Many thanks to David Sawyer for sending me a copy of his book “RESET – How to Restart Your Life and Get F.U. Money” months ago and apologies that it has taken me this long to read and absorb it. I can only give wedding brain as an excuse!
I was really excited to receive this book as it is specifically about UK based financial independence so rather than talking about healthcare and your 401k we get ISAs and SIPPs! But it’s not all about the numbers. David dedicates the first part of the book to helping readers figure out what matters to them and how that relates to their ideas about money, in particular how they spend it – quoting Jacob Lund Fisker “…the pursuit of happiness isn’t found through the pursuit of accumulating things”.
From there, the book moves on to practical ideas on using digital skills to maximise your income and happiness in your career by securing a promotion, finding a new job or career or simply by learning to like your current job more. Bear in mind that this book is aimed at those aged 35 to 60 but is applicable to those either side – wherever you are, in this technological age, our digital skills can always be improved and I ended up with quite a list of tips to try out.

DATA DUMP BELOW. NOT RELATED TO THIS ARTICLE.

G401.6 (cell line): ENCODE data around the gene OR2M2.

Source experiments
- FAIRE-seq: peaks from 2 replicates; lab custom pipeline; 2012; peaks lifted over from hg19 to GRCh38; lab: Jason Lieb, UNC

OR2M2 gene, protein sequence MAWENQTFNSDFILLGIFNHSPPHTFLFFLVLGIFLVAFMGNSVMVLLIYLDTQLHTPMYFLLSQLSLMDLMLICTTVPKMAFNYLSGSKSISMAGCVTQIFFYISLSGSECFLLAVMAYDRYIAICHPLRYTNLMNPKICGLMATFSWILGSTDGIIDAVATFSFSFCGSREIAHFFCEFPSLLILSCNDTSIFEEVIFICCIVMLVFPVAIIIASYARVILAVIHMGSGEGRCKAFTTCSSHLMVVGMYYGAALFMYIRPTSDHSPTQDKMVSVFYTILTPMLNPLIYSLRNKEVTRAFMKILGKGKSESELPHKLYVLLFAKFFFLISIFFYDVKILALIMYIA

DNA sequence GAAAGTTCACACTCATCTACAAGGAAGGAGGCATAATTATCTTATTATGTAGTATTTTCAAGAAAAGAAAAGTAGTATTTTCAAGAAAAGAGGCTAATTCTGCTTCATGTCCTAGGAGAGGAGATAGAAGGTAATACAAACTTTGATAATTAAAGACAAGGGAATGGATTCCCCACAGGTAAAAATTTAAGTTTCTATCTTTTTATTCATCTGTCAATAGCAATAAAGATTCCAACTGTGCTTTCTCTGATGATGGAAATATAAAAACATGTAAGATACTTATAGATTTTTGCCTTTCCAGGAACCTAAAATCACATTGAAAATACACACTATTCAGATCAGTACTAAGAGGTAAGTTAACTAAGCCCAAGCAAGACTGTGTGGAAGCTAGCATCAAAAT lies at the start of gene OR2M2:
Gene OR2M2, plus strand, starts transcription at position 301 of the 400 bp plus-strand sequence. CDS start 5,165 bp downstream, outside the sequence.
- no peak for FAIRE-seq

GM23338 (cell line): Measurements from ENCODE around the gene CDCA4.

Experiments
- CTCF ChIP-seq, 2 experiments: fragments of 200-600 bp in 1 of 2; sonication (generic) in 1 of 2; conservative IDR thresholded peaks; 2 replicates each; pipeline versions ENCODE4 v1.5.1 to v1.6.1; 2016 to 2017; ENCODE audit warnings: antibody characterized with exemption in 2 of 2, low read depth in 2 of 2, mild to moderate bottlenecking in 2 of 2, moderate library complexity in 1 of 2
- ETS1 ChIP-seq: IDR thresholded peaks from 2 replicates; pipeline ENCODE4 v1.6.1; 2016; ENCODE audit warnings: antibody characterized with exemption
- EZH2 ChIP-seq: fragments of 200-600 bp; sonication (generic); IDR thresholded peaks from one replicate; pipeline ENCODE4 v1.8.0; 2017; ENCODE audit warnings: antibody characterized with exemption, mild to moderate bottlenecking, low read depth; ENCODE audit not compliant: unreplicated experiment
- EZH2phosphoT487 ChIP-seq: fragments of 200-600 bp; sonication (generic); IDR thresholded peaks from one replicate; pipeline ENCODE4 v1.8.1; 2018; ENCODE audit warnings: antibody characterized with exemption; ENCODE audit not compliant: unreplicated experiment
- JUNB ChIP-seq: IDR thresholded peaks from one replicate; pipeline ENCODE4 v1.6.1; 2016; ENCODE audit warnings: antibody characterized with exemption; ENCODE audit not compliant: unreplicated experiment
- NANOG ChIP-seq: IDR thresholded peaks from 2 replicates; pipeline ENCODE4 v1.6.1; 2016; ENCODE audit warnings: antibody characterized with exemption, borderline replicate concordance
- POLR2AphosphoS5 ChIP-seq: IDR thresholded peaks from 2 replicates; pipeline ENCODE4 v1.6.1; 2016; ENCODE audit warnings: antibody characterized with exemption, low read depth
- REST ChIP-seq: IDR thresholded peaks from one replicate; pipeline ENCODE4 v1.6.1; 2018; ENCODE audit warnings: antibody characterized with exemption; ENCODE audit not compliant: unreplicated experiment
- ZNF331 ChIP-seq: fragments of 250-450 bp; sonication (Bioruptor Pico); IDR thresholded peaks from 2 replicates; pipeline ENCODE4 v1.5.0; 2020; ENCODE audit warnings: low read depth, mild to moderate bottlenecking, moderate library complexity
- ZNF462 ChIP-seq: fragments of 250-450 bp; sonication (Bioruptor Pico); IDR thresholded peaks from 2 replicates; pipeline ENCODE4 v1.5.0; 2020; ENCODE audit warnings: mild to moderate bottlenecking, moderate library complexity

Now that we’ve tidied up our digital skills, David encourages us to tidy up the rest of our lives. I get very excited about decluttering and one of the books currently on my reading list is Gretchen Rubin’s “Outer Order Inner Calm“. There are more practical ideas here to get your life in order based on the principles of minimalism and efficiency with the aim of giving you more time, energy and brain space for the more important things.
And only then do we get to the numbers as David talks us through budgeting, frugality (but not too much – remember your values) and investing. A big difference to all of the US based passive investing information and advice is that David suggests a safe withdrawal rate of 3.5% for us UK investors rather than the much celebrated 4%. This is based on the work of Dr Wade D Pfau (Professor of Retirement Income at The American College of Financial Services) who has undertaken vast research on the topic of safe withdrawal rates in retirement and in particular with a global view rather than a US based one. Disappointing in terms of the size of the assets we Brits will need to build to reach financial independence but better safe than elderly and destitute!
We finish off with some life principles – my favourite “Be Different” – and a few more Do’s and Don’ts for work, relationships, productivity and happiness. This was a really enjoyable book; David has a great style of writing, makes complex topics clear and throws lots of jokes in to keep sometimes dry subjects interesting. Overall, it inspired me to make changes in areas of my life I didn’t expect and gave me a push to review my investments – I’ve been a bit haphazard with investing so far, mainly because there isn’t a lot of UK based advice for passive investors and certainly hardly anything this specific. Wherever you are in your journey to financial independence there is something for you in this book that will improve your life perhaps more than you expect.
Let me know if you’ve read RESET and what you thought about it in the comments. And give me your best recommendations for non-fiction books – what are you currently reading?